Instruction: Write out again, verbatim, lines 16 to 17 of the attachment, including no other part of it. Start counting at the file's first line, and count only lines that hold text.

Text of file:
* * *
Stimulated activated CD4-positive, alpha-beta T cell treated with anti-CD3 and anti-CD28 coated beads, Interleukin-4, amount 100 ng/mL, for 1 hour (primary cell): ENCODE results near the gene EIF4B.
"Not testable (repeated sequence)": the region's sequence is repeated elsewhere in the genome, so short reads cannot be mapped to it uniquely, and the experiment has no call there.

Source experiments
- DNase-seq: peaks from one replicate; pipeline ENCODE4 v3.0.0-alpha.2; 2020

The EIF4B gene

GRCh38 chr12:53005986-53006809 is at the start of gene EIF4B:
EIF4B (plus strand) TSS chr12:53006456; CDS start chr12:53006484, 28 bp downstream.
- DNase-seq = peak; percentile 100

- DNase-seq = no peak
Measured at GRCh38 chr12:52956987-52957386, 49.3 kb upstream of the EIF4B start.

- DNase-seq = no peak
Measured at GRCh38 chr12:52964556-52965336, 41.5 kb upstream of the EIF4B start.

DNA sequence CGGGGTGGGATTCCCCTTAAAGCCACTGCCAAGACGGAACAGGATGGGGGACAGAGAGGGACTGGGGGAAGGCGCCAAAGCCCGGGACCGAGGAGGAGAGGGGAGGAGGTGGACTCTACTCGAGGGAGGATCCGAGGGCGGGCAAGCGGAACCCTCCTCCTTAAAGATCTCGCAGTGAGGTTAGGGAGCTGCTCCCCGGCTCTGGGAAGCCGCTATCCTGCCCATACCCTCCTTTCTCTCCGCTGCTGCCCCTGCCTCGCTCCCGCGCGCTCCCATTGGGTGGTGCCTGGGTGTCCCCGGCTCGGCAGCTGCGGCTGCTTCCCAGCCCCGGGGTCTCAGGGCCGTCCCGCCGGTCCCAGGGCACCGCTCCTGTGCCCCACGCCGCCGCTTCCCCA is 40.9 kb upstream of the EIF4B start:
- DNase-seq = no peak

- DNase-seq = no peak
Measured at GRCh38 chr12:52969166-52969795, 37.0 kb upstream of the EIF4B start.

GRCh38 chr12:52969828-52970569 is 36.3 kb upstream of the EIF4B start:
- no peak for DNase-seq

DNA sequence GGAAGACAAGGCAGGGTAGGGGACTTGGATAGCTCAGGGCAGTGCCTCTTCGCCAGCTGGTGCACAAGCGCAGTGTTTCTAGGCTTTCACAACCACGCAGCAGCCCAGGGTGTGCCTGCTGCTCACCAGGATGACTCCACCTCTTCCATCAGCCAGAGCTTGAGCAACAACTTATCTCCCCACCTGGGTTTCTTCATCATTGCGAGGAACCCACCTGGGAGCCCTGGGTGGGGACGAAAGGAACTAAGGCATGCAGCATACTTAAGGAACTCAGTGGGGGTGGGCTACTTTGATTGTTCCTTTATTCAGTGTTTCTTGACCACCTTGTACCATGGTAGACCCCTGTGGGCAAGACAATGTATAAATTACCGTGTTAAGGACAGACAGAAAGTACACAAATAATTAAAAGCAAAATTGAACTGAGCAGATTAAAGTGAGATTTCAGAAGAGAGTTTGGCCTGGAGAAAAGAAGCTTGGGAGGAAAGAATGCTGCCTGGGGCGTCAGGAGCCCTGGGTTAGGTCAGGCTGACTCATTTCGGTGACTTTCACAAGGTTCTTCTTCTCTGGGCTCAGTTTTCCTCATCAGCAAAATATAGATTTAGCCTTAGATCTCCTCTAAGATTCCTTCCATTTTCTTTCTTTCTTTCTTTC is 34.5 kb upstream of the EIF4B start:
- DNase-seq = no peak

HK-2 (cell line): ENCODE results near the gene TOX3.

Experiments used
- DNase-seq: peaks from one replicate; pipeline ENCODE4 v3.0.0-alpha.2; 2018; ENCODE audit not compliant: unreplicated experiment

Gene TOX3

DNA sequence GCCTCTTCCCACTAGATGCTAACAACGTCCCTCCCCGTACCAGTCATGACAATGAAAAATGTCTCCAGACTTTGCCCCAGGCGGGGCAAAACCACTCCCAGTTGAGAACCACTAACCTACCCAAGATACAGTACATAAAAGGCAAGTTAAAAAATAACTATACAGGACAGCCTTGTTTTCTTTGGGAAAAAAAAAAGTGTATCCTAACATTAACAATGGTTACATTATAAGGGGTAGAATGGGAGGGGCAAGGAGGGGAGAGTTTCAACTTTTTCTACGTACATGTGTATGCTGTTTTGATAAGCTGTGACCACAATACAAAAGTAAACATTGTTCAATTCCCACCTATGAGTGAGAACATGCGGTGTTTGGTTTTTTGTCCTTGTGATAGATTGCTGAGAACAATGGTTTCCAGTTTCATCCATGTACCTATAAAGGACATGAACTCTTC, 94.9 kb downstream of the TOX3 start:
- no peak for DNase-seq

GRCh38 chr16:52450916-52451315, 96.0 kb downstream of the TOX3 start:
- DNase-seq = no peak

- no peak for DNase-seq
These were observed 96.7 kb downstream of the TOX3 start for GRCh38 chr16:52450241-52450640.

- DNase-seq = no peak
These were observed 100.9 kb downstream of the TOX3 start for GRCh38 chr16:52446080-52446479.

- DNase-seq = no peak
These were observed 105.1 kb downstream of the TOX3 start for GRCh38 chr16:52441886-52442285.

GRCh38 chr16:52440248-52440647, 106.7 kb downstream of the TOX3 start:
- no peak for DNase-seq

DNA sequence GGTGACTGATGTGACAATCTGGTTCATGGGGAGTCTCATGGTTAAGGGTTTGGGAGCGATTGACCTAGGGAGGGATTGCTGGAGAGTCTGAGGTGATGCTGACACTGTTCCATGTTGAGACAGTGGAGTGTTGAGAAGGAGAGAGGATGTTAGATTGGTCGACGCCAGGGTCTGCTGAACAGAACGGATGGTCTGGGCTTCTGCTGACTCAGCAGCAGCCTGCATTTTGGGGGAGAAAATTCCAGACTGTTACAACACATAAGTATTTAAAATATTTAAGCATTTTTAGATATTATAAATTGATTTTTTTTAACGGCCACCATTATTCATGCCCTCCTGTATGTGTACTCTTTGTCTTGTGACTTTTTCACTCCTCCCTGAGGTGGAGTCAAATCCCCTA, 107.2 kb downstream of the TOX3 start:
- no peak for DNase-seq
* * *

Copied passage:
Measured at GRCh38 chr12:52969166-52969795, 37.0 kb upstream of the EIF4B start.

GRCh38 chr12:52969828-52970569 is 36.3 kb upstream of the EIF4B start: